Mayor Kirk Caldwell wouldn’t talk to Civil Beat about some $50,000 in campaign contributions that he’s received from Los Angeles developers seeking to exceed building height limits and gain other concessions for their luxury hotel-condominium towers in Waikiki. 

But he did talk to Steve Uyehara of Hawaii News Now on Monday, who asked him about Civil Beat’s story on the contributions during his morning Sunrise show. 

Los-Angeles based real estate firms Pacrep LLC and Irongate Capital Partners are in the process of developing the Ritz-Carlton Residences at 2121 Kuhio Avenue and recently announced plans to build a second tower at 2139 Kuhio Avenue, which will be connected to the first. 

The developers, their family members and business associates have contributed heavily to Caldwell as well as City Council members. 

“How will those contributions affect your decisions regarding that vote?” Uyehara asked Caldwell.

The mayor responded that there is a need to develop more hotel rooms in Waikiki so that the tourist district doesn’t lose visitors to other international destinations.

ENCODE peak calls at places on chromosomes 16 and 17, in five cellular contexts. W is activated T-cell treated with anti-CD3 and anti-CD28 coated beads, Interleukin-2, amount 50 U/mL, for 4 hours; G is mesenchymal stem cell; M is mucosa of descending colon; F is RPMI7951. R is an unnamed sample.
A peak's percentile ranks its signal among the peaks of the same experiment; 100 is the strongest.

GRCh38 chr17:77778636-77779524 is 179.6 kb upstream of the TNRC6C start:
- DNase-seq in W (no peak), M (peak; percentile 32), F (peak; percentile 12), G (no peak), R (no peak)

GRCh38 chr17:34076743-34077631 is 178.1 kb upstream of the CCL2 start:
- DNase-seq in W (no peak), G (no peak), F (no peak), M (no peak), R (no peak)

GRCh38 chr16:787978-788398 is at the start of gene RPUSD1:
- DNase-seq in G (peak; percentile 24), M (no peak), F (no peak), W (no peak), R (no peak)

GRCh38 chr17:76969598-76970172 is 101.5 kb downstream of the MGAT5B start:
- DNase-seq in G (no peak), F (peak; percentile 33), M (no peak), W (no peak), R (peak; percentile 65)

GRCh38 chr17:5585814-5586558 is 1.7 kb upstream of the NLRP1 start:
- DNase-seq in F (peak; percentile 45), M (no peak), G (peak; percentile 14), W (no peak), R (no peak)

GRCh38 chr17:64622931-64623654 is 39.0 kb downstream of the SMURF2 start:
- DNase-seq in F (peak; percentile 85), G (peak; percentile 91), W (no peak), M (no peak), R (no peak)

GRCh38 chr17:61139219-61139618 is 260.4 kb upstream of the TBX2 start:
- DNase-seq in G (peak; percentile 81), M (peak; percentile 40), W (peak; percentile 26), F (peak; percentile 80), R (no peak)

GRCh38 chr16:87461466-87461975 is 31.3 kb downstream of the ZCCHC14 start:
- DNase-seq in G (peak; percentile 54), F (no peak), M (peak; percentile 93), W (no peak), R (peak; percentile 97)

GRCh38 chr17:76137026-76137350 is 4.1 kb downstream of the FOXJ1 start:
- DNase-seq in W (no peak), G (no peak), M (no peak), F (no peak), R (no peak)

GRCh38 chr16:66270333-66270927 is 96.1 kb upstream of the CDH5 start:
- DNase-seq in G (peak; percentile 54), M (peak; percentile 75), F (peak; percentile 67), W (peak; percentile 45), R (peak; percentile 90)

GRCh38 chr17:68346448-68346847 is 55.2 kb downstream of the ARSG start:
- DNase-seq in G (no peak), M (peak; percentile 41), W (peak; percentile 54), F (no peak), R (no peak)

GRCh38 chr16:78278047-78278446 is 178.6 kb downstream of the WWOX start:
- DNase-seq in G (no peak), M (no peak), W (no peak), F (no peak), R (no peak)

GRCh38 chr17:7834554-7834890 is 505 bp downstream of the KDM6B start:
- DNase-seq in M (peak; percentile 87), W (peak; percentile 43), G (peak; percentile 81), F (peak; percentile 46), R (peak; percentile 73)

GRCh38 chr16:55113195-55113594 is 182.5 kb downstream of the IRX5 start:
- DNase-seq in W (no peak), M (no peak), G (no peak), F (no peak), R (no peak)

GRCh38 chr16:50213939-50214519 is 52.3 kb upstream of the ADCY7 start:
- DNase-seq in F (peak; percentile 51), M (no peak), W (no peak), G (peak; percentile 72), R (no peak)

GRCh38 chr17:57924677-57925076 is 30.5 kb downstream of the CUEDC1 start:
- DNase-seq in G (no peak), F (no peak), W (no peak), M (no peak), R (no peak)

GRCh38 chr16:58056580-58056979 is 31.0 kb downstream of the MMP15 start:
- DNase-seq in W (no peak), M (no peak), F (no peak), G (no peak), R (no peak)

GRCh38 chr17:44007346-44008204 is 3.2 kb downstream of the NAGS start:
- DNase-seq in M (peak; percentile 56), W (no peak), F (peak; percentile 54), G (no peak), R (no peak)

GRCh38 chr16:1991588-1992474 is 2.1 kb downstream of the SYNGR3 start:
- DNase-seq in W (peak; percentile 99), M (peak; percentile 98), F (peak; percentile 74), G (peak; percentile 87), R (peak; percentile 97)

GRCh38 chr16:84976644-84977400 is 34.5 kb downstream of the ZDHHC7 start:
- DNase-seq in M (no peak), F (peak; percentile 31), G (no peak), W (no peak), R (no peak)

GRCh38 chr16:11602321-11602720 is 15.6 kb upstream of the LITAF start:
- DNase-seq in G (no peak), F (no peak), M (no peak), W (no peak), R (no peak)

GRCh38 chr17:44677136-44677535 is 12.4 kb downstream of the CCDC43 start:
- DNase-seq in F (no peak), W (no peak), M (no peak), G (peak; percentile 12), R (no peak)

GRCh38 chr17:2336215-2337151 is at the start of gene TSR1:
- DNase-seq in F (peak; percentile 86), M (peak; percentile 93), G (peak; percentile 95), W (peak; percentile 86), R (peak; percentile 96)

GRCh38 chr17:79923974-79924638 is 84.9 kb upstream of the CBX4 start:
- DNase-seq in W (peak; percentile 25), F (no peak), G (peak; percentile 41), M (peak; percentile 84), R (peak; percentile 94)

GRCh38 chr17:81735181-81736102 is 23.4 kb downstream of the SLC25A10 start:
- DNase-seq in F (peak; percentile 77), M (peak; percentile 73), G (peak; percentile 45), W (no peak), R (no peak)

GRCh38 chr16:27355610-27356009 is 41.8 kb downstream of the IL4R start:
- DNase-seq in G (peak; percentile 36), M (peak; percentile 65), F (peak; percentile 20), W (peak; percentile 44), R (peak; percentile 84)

“Obviously, I do support these types of projects,” said Caldwell. “They need the council’s approval too, but I’ll be working with them on that.”

Uyehara pressed him on the contributions. “But the contribution has nothing do with your decision?” he asked. 

“Absolutely not, absolutely not,” said the mayor. “It’s something I support. It’s something I’ve supported for quite a few years now. I believe to be competitive we need more product in Waikiki and we actually need higher-end product, and the Ritz-Carlton will be doing exactly that.”

But critics say they aren’t opposed to the new buildings, but rather the exemptions they are gaining from City Council members and Honolulu’s Department of Planning and Permitting. 

In January 2013, the City Council voted 7-2 to allow Pacrep’s first tower to exceed the 300-foot height limit for buildings in the Waikiki Special Design District by 50-feet. And Honolulu’s planning and permitting department approved the developer’s request to angle the tower parallel to the coastline, in violation of Waikiki building guidelines. 

New buildings are supposed to be angled mauka to makai in order to protect public view planes and aid the flow of tradewinds.

The developer is now back before the City Council and the city’s planning and permitting department asking for the same concessions for its second tower. 

Watch the Hawaii News Now segment here

Read more about the approximately $100,000 in contributions to city officials and complaints by Waikiki residents here

Photo: Screenshot, Hawaii News Now segment, ‘Ask the Mayor

— Sophie Cocke